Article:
Peaks and valleys of the market probably give you fits about your investments in retirement savings accounts. Nobody can tell when Wall Street’s ups will peak and its lows bottom out, but you can protect yourself with patience and a cool head.
People often have lousy asset allocation in their retirement plans. Overdone risk avoidance and other behavioral tics combine to ensure they probably will not create the wealth they need to retire comfortably.
Here is a conversation I've had too many times: An acquaintance says proudly that he invests the maximum into his 401(k). I ask what allocation he's made between equities and bonds. He says he just divides his contributions equally among the four investment choices the plan offers. I cringe.
The explosion of the 401(k) and decades of dwindling employer pensions powered mutual funds to dominance in the investing landscape. The funds, once meant to simplify investing for the little guy, flourished to the point of becoming almost as confusing to pick as individual stocks. What can you look for?
Despite a small slide in September and recent days' whipsawing, U.S. stocks remain near their all-time high. Should you worry that this bull market is ending? No. Such records are meaningless. Moreover, there’s a leeriness in the air – call it acrophobia, or fear of market heights – which usually is the opposite of a signal that a rally is doomed.
The 401(k), launched almost 30 years ago as a retirement savings alternative for federal civilian employees, now constitutes most working investors’ main nest egg, if not an entire household’s primary asset. Still, investors risk their future with confusion about details of these accounts.
These vehicles are typically “the place to start with savings,” said Ken Weingarten, president of Weingarten Associates in Lawrenceville, N.J., and speaker at an advisory panel.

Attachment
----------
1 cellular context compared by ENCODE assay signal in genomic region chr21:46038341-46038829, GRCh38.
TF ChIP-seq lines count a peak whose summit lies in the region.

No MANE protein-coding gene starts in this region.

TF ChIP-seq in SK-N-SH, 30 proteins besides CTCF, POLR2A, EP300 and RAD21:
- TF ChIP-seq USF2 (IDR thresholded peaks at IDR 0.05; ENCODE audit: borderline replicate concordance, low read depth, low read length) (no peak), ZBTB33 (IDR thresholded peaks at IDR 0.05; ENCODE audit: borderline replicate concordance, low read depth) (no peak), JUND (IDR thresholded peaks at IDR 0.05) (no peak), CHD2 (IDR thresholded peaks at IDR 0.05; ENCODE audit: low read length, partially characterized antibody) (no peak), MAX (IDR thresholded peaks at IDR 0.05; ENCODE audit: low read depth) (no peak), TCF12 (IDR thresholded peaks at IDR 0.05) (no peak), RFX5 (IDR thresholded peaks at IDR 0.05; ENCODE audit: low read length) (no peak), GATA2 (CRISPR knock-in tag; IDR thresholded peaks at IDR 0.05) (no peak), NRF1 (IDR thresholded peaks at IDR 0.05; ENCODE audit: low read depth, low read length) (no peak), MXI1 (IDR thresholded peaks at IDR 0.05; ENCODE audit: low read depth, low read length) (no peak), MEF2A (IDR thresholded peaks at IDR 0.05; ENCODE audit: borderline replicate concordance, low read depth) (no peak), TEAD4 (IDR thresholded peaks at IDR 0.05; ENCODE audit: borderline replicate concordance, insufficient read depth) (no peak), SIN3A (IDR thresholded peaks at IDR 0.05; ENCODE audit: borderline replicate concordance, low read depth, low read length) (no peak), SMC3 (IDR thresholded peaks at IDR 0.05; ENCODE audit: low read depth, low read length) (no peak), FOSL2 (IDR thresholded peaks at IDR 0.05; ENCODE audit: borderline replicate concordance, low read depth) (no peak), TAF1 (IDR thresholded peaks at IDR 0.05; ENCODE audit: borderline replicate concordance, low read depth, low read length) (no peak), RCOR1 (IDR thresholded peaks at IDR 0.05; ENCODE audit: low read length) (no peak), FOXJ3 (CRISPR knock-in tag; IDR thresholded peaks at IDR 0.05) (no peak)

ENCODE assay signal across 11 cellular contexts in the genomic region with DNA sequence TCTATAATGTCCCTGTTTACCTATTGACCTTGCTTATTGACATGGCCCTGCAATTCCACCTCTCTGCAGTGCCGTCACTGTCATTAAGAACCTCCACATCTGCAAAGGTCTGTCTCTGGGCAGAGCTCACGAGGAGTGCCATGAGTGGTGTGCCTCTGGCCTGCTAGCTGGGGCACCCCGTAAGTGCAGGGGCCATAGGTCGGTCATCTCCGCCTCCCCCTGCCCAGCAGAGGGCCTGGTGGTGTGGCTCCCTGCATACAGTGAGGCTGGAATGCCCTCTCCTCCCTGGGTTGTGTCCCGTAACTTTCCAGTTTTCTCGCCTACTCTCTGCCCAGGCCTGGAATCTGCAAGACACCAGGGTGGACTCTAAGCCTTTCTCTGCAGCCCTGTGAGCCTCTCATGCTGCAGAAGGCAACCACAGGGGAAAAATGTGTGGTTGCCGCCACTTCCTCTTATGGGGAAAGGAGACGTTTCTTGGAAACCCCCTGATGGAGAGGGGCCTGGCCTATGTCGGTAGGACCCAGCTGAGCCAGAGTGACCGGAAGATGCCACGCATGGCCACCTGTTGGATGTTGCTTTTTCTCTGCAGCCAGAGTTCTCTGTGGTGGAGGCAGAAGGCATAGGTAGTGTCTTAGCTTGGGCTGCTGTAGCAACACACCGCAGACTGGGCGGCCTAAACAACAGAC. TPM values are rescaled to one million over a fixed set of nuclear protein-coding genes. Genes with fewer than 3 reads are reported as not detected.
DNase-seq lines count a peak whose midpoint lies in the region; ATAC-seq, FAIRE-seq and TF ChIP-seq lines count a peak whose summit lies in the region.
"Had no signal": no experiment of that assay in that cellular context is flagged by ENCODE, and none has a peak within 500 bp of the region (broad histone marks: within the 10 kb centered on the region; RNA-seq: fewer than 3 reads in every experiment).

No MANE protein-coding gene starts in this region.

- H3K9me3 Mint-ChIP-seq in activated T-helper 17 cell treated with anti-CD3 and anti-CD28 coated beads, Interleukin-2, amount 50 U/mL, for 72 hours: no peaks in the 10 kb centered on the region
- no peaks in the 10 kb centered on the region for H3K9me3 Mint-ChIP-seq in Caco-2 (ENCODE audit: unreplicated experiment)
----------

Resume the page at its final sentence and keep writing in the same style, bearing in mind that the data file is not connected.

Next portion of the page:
The youngest baby boomers are turning 50 this year. If you haven’t already, it’s about time to give retirement planning some serious thoughts. Advisors have a list of basic must-dos for people in this life stage.
“People who come to me in their 40s and 50s are really looking at maximizing everything they can do to prepare for retirement,” said Eve Kaplan, founder of Kaplan Financial Advisors during an advisor panel.
Saving money is like exercising. Often when people start saving late in life, just like in exercising, they try to do too much too fast. When that happens, pain is often the result, and they quit.
When saving money, if you put away too much too fast and it hurts your lifestyle, you likely stop saving. In both situations, your health (financial and physical) is worsened.
Your own individual retirement account is generally exempt from the reach of creditors, but an inherited account may not be. If you plan to pass on an IRA to heirs, read on to learn how to better safeguard the money.
Too many Americans don’t understand how their 401(k) plans work, and how to take full advantage of this excellent retirement savings vehicle. Such neglect is very harmful to their long-term well-being.
No matter what tools we use to calculate the numbers, we financial advisors always come to a plain and simple truth: Some clients are well-positioned for retirement and others are not. Which are you? What advice do you need?